It’s expected that companies will continue to legitimately protect confidential and proprietary information with data privacy and copyright restrictions. However, plenty of web data that is publicly available and free for businesses can be leveraged to make informed decisions. This includes using data to drive innovation and product development forward, pricing products competitively, improving customer service and enhancing the quality of products.

For example, in the world of e-commerce, shipping data can help companies estimate how much they should ramp up or slow down their efforts.

Data can also be used to predict and react to market shifts as they unfold by following financial or consumer behavior trends in real-time. For instance, 2021 has, so far, certainly been an unpredictable year, and I expect businesses across industries will continue to turn towards web data to guide their decisions.

Evolved data markets will promote open and on-demand data


The Frost & Sullivan survey also found that 54% of IT decision-makers expressed a need for large-scale web data collection to keep pace with their businesses’ growing demand for information. However, in order for businesses to be able to utilize online data, it needs to be accessible – not hidden. Today, businesses often block public web data collection attempts, while collecting it themselves. This situation is caused by two major factors: the continuous need to block malicious online activity, and the notion that somehow this public data is part of what gives a company its competitive edge.

I believe that in the coming months and onwards, companies will realize that public data collection is part of the general ongoing business conduct and is necessary for everyone. They will also realize that when it comes to a business’s competitive edge, areas such as inventory, prices, product quality, service quality, etc. play a big role as well. Once that realization settles in, blocking data will serve only to protect against abusive online activities.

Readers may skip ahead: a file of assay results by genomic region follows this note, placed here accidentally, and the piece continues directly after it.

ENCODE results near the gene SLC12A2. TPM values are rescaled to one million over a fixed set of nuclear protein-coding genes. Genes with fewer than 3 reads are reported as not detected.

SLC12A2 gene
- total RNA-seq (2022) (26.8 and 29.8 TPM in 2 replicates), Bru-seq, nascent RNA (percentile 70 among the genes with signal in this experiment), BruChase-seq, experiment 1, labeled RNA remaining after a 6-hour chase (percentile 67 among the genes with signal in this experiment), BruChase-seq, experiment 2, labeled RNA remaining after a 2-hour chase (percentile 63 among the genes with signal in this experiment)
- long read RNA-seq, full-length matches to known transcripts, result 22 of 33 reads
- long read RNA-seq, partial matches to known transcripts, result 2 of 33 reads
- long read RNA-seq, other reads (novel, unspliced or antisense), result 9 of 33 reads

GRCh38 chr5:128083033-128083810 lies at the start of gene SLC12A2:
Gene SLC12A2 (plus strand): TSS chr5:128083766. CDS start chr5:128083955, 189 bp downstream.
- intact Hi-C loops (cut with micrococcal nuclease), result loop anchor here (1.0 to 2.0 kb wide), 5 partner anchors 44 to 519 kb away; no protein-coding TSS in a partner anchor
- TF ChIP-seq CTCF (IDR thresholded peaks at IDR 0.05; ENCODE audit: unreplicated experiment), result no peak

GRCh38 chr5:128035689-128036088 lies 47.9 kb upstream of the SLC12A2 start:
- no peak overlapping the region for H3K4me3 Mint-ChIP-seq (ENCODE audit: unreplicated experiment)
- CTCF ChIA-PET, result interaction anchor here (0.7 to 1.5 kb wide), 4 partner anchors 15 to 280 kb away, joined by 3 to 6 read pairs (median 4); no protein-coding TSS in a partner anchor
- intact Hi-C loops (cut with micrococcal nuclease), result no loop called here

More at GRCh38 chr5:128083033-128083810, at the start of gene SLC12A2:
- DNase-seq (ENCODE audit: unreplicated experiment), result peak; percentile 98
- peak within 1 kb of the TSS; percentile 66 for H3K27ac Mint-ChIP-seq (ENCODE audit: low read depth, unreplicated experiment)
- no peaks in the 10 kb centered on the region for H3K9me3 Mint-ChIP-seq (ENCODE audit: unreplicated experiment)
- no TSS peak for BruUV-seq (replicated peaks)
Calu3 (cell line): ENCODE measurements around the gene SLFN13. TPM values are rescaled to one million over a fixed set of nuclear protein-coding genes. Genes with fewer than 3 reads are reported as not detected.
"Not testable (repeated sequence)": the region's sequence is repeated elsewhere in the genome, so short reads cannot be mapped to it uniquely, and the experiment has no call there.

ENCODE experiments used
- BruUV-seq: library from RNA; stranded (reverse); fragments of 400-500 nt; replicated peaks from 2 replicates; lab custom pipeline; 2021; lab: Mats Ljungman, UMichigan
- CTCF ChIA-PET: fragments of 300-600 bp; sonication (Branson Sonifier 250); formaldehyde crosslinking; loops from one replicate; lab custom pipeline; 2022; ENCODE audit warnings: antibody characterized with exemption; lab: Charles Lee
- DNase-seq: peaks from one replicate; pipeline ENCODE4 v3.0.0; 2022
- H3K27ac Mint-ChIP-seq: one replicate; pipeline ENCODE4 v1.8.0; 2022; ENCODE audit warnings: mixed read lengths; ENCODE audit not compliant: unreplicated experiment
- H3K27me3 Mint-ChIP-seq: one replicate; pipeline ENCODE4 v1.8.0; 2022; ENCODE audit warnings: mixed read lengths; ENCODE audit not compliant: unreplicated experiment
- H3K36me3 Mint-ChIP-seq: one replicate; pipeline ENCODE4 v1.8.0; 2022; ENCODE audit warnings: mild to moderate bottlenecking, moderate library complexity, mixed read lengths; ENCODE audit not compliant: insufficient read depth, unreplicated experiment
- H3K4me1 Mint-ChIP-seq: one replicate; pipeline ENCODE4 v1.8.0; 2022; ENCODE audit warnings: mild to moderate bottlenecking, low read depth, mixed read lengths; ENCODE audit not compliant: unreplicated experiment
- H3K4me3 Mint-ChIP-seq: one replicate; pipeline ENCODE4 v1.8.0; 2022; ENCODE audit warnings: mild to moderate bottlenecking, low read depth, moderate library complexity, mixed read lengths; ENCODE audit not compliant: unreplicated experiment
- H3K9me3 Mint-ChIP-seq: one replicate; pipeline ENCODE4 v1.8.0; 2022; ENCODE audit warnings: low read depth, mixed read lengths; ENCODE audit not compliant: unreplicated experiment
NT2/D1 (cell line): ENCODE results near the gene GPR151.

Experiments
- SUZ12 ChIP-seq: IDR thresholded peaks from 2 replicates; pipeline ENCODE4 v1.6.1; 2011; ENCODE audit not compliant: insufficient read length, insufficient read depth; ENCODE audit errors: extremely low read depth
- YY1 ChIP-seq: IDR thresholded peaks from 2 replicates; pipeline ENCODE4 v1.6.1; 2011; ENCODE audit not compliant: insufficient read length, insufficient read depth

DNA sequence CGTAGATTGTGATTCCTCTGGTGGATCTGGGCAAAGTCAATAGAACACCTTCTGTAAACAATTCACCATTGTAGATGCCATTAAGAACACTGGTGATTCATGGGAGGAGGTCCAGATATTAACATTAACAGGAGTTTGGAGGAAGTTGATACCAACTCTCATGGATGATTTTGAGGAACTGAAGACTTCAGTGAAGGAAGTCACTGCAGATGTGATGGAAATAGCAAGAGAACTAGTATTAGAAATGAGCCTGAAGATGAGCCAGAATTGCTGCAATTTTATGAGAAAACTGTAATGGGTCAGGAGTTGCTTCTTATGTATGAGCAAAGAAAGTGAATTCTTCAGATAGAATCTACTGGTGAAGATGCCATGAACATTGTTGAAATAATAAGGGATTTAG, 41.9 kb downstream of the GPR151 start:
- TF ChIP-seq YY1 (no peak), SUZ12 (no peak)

So, how do we ensure that the right people get access to public data while blocking out the abusers? While this is not a simple task, it is certainly a doable one. One solution that could serve all is promoting the open exchange of information in central data hubs. Sites will continue to block abusers; this will not change. However, maybe they will permit compliant data collectors.

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The good news is that central data hubs are already in use, and I predict that they will only grow in popularity as data markets expand over the next few years. Research shows that IT managers already desire on-demand, quality, and verified public data. It will be interesting to watch these data markets take shape.

Ultimately, the future of web data collection is up to those who control it. At the rapid rate that data is being produced, future data collection efforts will need to evolve and grow. Companies will need automated data collection to keep up with their competitors and be able to gather data at a rate that would otherwise be impossible to complete manually. After all, the speed at which companies can access fresh public data will determine their relevancy and success.

Ron Kol, is Bright Data CTO